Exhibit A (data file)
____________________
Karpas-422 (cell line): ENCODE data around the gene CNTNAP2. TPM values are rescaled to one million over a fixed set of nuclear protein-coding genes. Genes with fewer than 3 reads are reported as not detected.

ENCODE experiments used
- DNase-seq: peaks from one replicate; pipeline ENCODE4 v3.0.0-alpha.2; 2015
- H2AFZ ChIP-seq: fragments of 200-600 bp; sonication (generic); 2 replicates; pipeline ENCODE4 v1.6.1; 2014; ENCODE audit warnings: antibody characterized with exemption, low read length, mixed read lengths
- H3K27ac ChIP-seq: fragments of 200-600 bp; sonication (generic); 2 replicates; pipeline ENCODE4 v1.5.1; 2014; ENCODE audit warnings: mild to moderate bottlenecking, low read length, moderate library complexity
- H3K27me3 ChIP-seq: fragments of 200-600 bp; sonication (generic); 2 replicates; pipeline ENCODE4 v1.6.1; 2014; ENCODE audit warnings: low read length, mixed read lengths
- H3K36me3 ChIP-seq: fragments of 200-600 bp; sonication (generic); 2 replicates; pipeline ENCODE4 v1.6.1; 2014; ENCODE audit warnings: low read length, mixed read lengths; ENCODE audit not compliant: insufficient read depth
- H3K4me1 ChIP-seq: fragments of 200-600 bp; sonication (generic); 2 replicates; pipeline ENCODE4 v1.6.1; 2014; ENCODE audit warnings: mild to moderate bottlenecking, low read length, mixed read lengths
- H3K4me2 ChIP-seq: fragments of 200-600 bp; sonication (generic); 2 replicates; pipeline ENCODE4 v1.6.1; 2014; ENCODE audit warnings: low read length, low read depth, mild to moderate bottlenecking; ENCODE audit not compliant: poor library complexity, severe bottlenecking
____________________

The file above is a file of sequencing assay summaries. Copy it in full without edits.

Karpas-422 (cell line): ENCODE data around the gene CNTNAP2. TPM values are rescaled to one million over a fixed set of nuclear protein-coding genes. Genes with fewer than 3 reads are reported as not detected.

ENCODE experiments used
- DNase-seq: peaks from one replicate; pipeline ENCODE4 v3.0.0-alpha.2; 2015
- H2AFZ ChIP-seq: fragments of 200-600 bp; sonication (generic); 2 replicates; pipeline ENCODE4 v1.6.1; 2014; ENCODE audit warnings: antibody characterized with exemption, low read length, mixed read lengths
- H3K27ac ChIP-seq: fragments of 200-600 bp; sonication (generic); 2 replicates; pipeline ENCODE4 v1.5.1; 2014; ENCODE audit warnings: mild to moderate bottlenecking, low read length, moderate library complexity
- H3K27me3 ChIP-seq: fragments of 200-600 bp; sonication (generic); 2 replicates; pipeline ENCODE4 v1.6.1; 2014; ENCODE audit warnings: low read length, mixed read lengths
- H3K36me3 ChIP-seq: fragments of 200-600 bp; sonication (generic); 2 replicates; pipeline ENCODE4 v1.6.1; 2014; ENCODE audit warnings: low read length, mixed read lengths; ENCODE audit not compliant: insufficient read depth
- H3K4me1 ChIP-seq: fragments of 200-600 bp; sonication (generic); 2 replicates; pipeline ENCODE4 v1.6.1; 2014; ENCODE audit warnings: mild to moderate bottlenecking, low read length, mixed read lengths
- H3K4me2 ChIP-seq: fragments of 200-600 bp; sonication (generic); 2 replicates; pipeline ENCODE4 v1.6.1; 2014; ENCODE audit warnings: low read length, low read depth, mild to moderate bottlenecking; ENCODE audit not compliant: poor library complexity, severe bottlenecking